Adrian: [5:36] Yes. I went through that for sure. Initially I took on all the responsibility of that. I don't think it was helpful. It was harmful. I think it's a balancing act of trying not to deny, where you will accept...ultimately, I think it's just accepting where you fell short.
[5:55] On the other hand, on the extreme end of things, you don't want to paint yourself into being some kind of a martyr, where you take it all on and you start whipping yourself emotionally about what happened. There is a balancing act there.
[6:10] I think it's finding that middle ground somewhere between, "I'm a victim, this happened to me," to, "I'm a martyr and all the pain, I'm responsible for that. The only way that I can feel good about myself is if I mentally punish myself for this."
[6:26] I think it's finding that middle ground. There's two extremes and it's not easy to do. I think it comes down to just having a sense of the only thing you can control is your decisions and your actions. If you can let go of everything else and just focus in on that element and look at how your decisions and you actions led to your divorce and have that in check and then move on from there.
[6:56] Maybe catalog how you've learned from that is a mature, developed way of handling your divorce. I wish I'd done more of that. Mine was more of a manic, all over the place kind of thing where I was bouncing around between victimhood and martyrhood and it wasn't necessarily a healthy way to go about it.
Tom: [7:16] Thing is, you're not a victim or a martyr. It is what it is. There's very little sense to be made if it I think if you were not part of the decision. If you just found yourself alone because your significant other went, "I'm done."
[7:30] Or whether you tried really hard to get her back or whether you just went, "All right, see you, don't let the door hit you on the ass on the way out." You still find yourself in this place between victim and martyr.
[7:42] I want to bring up that thing that happens as you're making those swings. As I made those swings, one of the things that I've been really very sensitive to and aware of, and still probably crossing the line multiple times with my friends, is this tendency to talk about it and being the divorced guy.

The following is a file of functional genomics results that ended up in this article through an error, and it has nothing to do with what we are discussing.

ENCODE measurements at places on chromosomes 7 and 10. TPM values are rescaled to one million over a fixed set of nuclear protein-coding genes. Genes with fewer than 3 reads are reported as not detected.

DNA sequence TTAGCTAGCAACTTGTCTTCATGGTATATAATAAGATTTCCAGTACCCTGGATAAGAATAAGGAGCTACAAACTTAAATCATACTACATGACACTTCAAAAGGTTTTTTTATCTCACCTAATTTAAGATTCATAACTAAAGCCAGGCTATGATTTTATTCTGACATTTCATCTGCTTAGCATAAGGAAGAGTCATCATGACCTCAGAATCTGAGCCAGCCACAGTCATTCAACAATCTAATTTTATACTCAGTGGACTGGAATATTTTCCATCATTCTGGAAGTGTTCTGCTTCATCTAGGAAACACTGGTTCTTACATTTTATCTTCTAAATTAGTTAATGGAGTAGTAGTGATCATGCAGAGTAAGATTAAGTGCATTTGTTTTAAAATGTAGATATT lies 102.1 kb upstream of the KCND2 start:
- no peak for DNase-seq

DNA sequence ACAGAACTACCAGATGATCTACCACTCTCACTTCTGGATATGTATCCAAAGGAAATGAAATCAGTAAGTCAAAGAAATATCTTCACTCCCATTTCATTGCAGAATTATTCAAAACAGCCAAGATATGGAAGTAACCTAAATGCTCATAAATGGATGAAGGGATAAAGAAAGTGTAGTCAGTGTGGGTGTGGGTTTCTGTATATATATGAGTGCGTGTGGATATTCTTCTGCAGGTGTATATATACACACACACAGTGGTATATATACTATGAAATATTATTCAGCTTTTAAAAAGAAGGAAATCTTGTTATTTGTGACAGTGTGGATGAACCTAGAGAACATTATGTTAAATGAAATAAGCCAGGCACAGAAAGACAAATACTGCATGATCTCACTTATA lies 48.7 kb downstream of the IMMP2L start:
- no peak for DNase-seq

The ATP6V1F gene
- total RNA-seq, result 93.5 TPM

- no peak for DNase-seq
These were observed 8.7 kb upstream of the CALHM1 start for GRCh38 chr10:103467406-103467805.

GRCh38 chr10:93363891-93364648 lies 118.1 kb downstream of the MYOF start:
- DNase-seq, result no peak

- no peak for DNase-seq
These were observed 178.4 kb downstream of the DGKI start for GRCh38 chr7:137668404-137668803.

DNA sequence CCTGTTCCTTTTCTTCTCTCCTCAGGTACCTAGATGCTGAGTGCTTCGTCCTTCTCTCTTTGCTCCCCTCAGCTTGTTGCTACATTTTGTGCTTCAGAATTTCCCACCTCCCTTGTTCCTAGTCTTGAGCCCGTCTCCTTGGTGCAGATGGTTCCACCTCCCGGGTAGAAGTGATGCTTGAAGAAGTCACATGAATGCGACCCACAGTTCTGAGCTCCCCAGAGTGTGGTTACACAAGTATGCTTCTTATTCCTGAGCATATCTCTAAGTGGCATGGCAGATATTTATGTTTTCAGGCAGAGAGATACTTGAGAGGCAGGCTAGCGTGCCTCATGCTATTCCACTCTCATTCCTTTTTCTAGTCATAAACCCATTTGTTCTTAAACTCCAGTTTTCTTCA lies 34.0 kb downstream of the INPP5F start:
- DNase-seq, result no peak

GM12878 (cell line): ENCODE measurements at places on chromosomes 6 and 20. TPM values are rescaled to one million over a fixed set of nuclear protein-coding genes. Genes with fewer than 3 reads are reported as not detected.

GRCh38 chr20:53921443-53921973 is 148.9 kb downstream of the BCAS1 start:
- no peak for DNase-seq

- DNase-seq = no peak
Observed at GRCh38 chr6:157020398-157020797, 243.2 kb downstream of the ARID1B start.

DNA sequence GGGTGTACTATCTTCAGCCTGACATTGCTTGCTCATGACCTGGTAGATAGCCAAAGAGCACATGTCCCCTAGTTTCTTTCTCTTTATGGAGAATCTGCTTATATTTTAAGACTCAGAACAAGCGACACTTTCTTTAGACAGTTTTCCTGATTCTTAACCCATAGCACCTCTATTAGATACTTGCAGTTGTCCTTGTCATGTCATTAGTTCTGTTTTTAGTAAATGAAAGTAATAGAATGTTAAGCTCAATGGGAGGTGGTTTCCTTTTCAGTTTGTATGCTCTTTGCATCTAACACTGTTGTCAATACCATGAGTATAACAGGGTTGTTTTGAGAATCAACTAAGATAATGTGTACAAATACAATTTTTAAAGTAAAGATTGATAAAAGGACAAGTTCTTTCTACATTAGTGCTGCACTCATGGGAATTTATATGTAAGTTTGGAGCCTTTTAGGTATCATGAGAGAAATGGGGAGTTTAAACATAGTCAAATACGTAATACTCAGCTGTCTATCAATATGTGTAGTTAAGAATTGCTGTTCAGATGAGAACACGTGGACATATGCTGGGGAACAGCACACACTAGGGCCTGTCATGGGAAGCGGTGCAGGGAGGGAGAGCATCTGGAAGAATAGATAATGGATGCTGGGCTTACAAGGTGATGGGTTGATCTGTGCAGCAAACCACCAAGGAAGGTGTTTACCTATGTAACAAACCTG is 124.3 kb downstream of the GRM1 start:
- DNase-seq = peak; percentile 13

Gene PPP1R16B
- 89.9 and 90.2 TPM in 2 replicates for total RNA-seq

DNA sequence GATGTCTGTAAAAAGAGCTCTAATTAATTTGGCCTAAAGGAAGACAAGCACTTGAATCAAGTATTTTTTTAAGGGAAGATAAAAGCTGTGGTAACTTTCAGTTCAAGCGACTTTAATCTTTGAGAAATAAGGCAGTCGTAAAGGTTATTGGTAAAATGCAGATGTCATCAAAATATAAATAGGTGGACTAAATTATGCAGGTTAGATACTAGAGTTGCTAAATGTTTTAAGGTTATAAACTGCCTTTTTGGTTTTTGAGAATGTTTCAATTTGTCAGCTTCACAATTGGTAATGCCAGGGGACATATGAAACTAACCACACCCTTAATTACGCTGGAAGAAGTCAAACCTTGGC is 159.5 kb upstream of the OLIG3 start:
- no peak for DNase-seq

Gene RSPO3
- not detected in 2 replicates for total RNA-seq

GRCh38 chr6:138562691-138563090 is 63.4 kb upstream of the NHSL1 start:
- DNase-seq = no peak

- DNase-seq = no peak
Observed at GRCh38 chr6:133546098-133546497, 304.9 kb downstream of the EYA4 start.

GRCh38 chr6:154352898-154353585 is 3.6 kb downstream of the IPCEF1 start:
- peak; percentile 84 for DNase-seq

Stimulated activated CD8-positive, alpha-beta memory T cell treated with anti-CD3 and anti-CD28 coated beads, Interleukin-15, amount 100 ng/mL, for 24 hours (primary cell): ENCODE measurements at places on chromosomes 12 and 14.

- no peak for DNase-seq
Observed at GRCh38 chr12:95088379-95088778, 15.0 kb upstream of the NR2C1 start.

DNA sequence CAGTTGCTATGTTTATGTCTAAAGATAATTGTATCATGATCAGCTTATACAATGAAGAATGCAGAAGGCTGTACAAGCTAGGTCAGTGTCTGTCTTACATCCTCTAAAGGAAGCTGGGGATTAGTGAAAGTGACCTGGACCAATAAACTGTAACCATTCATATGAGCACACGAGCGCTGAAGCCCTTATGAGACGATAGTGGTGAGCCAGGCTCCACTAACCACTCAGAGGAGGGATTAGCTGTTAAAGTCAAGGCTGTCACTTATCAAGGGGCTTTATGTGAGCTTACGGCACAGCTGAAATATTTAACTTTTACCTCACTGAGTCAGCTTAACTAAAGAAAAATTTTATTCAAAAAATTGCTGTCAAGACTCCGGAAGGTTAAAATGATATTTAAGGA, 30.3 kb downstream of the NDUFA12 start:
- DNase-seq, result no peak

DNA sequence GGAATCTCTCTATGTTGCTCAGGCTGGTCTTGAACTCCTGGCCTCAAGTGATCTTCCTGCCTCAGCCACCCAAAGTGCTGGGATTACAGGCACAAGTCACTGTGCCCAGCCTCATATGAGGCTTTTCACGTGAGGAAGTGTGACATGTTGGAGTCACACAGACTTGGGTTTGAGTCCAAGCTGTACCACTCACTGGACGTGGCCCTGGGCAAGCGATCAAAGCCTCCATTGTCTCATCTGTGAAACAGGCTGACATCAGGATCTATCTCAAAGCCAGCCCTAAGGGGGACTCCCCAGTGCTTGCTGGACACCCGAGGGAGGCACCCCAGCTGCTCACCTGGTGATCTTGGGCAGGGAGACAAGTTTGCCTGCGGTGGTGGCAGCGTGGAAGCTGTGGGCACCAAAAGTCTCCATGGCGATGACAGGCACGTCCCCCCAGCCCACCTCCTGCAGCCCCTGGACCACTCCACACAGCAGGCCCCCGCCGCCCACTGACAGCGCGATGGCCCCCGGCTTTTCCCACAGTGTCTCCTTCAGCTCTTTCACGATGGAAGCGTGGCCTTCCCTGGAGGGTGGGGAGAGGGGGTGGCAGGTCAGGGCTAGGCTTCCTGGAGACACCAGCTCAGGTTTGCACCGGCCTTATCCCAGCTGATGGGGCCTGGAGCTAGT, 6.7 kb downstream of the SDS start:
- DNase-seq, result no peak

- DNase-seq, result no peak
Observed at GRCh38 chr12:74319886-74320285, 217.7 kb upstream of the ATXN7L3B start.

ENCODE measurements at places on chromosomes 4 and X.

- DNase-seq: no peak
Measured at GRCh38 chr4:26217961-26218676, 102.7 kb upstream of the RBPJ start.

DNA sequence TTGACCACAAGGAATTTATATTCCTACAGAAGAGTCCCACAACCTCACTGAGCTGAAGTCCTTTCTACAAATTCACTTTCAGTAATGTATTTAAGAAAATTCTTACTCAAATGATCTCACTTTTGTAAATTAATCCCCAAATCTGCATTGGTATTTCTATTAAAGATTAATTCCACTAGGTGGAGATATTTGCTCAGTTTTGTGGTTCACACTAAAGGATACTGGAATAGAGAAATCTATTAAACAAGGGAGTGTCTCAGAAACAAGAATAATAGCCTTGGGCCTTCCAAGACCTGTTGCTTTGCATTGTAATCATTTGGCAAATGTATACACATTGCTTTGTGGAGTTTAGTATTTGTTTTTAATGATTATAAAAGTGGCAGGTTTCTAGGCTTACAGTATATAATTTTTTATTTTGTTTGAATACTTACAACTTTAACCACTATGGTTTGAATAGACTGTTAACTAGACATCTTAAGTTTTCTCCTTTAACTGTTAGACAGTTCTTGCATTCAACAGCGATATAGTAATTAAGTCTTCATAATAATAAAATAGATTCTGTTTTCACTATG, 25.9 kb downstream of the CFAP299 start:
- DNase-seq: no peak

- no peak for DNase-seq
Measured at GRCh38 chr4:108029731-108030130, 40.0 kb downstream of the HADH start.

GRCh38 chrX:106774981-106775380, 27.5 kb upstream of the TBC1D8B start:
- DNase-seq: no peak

[8:03] You and I, when we started this podcast we were, "We don't want to be the divorced guys. We don't want that to be our identity." There are huge social pressures I think societally to be the divorced guy. You have failed in your relationship. You are stigmatized. You have potentially some divorce disease that may get passed on to me and my wife.
[8:31] I have been shunned in my neighborhood. People I used to talk to around my neighborhood, they don't talk to me anymore. It could very easily be because I'm a dick and nobody wants to talk to me. I really do feel like I have some sort of scarlet D on my chest.
[8:46] You do get this reflective thing about being that divorced person and I think the older you are, the more years that have passed in your marriage and the more apparently your relationship was similar to those who are around you, the more potential there is for stigma.
[9:06] People are like, "Oh I didn't know they were even having problems. Good Lord. What does that say about my relationship? I don't want to be around that person because I could catch it. I could catch the divorce disease."
[9:20] I don't think it's something that's conscious. I don't think they're consciously alienating me but it's too uncomfortable and too weird so people just go inside as opposed to come out to see me and my dog when we're walking around the block.
Adrian: [9:34] That's interesting because I think mine was more self-imposed. I didn't get that feeling really from where I live. I think it was me more just shutting down and not wanting to be out and about and feeling closed off. I wasn't putting myself out there. I think probably more of a defense mechanism where I could go in my shell and hang out and not have to deal with people because people can't be trusted.
Tom: [10:04] If we had an expert here, particularly a therapist or psychotherapist, they'd be going, "You're both wrong. People don't give a crap either way, quite honestly. They're not thinking about you. They're not thinking about what you're going through. Everybody's kind of wind up in their own thing.
[10:25] You're hypersensitized to have people responding to you based on your experience for your entire life. It's got really, nothing to do with me and my case, thinking that people are sort of, shunning me because I'm in the house where I used to live with my wife and daughter. There must be something wrong with me for them to have left. In your case, you're just not wanting to interact with people because you're wanting to be left alone.
[10:53] I experienced that, too, but ultimately if you're rational and step away from it -- completely --. You're kind of looking at it and go yeah, people aren't really thinking about you. They don't really care that much. They're involved with their own life.
[11:06] It is important to not sit and lean on people too much about the pain that you're going through because you do get that stigma attached to you as being, "Oh, I've got to fix you up with someone. You've got to get back on the horse and ride." Other clichC B)s around. Getting re-engaged socially that you hear from people when you do go through this.